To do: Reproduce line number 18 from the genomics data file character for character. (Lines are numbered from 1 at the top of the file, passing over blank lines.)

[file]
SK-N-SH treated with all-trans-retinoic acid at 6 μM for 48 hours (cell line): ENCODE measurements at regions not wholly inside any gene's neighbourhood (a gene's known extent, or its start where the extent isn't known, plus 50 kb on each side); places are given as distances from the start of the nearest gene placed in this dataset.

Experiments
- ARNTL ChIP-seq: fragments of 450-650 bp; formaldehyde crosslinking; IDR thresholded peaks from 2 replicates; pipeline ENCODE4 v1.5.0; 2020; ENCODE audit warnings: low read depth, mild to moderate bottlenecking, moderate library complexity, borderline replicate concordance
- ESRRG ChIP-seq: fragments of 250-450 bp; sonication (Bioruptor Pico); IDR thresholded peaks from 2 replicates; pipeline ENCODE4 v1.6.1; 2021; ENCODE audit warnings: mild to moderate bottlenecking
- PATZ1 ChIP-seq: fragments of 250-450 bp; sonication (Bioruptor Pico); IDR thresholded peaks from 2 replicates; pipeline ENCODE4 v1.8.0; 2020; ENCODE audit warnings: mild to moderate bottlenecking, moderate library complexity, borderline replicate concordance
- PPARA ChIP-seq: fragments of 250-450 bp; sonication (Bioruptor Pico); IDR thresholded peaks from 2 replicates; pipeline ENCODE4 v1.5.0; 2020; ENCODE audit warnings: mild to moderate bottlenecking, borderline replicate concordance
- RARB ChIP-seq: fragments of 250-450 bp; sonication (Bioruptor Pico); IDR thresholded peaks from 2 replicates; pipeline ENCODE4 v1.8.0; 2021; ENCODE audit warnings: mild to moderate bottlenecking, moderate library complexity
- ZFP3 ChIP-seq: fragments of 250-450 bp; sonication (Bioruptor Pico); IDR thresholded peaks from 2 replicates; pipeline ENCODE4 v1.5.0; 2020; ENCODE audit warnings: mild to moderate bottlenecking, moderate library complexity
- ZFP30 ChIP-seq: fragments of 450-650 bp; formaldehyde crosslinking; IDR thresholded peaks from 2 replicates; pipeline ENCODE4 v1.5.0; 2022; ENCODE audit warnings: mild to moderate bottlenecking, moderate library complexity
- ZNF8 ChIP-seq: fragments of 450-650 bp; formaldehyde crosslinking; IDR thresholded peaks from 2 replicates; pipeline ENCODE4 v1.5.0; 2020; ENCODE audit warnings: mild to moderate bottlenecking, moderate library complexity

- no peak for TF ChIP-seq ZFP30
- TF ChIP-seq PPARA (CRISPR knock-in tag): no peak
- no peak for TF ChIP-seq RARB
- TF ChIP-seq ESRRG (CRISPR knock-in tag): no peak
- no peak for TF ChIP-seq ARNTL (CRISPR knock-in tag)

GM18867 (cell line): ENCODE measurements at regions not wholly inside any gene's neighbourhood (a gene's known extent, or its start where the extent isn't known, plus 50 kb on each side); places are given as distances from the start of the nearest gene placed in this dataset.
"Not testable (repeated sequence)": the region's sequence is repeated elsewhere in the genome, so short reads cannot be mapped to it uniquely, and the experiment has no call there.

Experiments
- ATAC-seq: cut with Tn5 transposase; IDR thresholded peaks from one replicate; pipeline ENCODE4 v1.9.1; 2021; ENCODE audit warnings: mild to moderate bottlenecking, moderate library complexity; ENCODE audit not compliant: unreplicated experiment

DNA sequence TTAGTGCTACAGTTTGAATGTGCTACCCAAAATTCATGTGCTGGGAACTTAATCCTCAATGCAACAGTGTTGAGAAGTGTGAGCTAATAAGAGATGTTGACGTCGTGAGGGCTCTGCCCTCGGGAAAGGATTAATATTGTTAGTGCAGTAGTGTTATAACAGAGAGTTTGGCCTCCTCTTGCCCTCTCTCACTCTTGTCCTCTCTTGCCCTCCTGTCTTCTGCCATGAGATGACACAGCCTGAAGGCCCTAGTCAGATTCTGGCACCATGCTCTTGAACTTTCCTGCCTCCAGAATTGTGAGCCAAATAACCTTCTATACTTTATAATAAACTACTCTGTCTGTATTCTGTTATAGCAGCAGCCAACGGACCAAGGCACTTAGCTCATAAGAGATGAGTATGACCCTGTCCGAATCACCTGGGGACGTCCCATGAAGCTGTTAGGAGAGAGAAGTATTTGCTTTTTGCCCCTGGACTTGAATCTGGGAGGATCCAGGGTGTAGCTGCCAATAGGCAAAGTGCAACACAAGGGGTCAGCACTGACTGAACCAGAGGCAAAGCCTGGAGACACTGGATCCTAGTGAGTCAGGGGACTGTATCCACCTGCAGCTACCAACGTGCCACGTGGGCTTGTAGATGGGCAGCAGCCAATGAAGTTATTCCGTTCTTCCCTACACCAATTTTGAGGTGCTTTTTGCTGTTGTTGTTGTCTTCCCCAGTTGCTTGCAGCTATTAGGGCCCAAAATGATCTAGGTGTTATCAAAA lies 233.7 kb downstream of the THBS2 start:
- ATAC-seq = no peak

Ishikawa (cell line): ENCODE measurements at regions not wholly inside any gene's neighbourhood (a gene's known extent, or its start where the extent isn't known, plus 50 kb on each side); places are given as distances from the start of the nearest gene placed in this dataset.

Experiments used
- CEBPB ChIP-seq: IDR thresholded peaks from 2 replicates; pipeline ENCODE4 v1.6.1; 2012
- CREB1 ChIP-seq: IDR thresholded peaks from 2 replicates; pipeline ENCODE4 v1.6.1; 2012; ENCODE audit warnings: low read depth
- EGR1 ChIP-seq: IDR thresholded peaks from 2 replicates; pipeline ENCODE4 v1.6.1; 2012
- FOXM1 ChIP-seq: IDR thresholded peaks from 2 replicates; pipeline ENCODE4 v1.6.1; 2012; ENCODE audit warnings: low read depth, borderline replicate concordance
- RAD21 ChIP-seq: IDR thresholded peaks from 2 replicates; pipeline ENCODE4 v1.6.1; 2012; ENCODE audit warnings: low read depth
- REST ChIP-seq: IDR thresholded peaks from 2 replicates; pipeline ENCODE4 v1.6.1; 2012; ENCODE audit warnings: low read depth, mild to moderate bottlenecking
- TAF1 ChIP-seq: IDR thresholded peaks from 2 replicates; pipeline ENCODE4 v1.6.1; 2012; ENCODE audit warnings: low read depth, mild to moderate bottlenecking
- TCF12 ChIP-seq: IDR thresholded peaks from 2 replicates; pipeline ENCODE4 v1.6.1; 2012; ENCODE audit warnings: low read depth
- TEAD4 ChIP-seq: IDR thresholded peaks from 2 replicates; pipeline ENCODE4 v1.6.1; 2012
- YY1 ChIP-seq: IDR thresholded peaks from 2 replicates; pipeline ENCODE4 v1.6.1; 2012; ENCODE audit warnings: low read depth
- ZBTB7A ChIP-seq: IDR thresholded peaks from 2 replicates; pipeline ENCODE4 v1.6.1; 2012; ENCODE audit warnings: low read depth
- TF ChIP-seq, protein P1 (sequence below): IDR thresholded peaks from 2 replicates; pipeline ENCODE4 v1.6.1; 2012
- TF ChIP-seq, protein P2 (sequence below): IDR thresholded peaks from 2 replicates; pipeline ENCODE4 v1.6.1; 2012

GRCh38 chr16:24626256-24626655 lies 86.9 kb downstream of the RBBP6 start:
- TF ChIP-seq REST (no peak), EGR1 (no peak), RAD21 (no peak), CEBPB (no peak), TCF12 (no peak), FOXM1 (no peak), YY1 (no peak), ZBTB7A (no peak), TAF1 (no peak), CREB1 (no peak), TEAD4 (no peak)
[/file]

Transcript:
Experiments